The Intergovernmental Negotiating Committee’s goal is to have the language ready by 2024, including the following:

  • Global objectives to tackle plastic pollution in marine and other environments and its impacts
  • Global obligations and measures along the full lifecycle of plastics, including on product design, consumption and waste management
  • A mechanism for providing policy-relevant scientific information and assessment
  • A mechanism for providing financial support to the treaty implementation
  • National and international cooperative measures
  • National action plans and reporting towards the prevention, reduction and elimination of plastic pollution
  • Treaty implementation progress assessment

The implementation of these measures cannot come soon enough. The most recent IPCC report indicates that even if we end fossil fuel emissions by the end of this decade, we are almost certain to surpass the 1.5C boundary, which refers to the earth’s temperature. We are currently at 1.2C and as temperatures rise, the earth will undergo major climatic changes. We will see more severe natural disasters, extinction of various species, and rising sea levels that encroach on homes, public infrastructure, and farmland. Every action that we take now is a race towards keeping the worst case from happening. Every degree, every moment matters and this plastic treaty matters a lot.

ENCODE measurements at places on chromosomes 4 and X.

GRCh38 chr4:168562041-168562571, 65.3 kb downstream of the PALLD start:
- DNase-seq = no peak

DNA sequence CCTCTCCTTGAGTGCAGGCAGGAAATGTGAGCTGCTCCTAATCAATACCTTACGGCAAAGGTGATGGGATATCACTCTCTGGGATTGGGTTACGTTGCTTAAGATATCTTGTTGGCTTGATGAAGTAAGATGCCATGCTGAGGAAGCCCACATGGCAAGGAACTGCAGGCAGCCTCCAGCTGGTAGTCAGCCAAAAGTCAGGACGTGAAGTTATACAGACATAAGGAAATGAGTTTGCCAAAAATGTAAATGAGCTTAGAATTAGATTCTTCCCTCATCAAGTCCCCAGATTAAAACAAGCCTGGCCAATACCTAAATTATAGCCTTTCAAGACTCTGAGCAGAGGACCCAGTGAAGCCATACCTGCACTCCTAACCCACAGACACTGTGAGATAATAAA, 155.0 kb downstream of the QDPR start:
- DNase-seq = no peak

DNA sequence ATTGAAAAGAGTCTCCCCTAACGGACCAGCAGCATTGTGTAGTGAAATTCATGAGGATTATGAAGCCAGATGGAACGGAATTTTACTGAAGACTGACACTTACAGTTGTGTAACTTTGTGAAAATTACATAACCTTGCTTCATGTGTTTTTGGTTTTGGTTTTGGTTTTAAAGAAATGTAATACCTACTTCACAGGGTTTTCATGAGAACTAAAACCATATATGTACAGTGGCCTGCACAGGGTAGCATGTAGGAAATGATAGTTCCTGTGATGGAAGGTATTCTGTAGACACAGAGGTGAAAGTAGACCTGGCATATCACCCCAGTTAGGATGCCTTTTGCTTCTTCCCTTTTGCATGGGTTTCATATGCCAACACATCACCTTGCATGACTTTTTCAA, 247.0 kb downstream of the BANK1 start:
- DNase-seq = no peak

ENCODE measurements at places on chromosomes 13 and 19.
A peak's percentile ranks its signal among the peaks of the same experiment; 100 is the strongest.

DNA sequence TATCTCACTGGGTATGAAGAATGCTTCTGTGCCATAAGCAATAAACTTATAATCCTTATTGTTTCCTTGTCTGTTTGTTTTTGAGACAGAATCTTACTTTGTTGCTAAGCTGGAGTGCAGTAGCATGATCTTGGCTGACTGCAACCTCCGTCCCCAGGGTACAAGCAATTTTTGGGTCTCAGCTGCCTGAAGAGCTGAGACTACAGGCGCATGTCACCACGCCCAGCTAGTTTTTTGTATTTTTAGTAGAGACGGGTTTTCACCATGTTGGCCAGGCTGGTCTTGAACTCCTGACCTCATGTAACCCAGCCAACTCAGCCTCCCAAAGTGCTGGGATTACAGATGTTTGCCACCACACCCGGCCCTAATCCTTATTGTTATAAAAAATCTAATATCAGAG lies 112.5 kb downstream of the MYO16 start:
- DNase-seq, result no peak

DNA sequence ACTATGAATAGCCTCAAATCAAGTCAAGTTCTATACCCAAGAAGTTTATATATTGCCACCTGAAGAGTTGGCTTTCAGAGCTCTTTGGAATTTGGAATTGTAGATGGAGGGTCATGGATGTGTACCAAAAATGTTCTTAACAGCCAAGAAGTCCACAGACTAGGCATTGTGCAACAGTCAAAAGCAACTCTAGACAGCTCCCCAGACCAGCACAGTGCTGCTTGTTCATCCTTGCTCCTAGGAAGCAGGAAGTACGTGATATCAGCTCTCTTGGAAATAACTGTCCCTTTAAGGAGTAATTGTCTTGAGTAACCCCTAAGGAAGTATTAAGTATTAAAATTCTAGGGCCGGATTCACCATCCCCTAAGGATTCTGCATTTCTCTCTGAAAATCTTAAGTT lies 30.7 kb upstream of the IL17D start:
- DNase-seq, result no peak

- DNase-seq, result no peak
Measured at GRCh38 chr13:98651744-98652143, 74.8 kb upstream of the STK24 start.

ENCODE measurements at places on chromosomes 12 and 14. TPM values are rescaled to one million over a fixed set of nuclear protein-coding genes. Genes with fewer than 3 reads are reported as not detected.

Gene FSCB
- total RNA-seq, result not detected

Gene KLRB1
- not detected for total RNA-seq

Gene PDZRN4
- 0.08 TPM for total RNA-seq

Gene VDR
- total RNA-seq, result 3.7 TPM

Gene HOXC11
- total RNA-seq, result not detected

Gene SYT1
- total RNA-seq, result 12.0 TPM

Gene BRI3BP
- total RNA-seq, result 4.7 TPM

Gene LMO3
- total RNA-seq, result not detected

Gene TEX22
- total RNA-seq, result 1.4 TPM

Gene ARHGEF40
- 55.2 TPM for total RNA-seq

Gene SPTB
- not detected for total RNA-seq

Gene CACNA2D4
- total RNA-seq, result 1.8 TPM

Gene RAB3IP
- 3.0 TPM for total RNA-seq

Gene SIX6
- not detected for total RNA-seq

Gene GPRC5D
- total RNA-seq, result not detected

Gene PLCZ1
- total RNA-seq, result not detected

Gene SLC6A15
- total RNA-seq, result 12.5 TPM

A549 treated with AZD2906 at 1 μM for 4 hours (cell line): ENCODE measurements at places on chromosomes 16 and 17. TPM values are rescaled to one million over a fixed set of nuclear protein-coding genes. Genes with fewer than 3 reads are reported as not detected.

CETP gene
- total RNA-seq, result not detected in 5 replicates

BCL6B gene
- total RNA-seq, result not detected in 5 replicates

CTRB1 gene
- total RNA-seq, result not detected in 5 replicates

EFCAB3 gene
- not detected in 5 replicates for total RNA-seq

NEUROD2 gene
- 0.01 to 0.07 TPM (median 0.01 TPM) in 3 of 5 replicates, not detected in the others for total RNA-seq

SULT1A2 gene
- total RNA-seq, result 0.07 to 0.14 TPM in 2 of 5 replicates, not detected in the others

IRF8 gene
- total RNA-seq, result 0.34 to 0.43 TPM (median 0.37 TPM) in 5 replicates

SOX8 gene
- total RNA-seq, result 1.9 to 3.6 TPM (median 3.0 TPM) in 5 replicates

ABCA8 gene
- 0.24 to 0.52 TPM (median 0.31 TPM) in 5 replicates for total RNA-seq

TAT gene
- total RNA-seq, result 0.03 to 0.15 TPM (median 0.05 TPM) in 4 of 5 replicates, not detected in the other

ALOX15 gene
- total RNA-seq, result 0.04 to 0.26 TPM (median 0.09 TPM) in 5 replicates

There is a significant amount of talk about future technologies that will help stall, if not reverse, the upward trend of global temperatures. But those solutions do not yet exist at scale, and the ones that are pointed to—such as carbon capture technology in Greenland—have an insignificant impact on annual emissions. What is needed—and what this UNEA resolution represents—is a significant step toward meaningful policy changes that will change our relationship to plastics and consumption, rather than depending on technologies that do not work or don’t yet exist.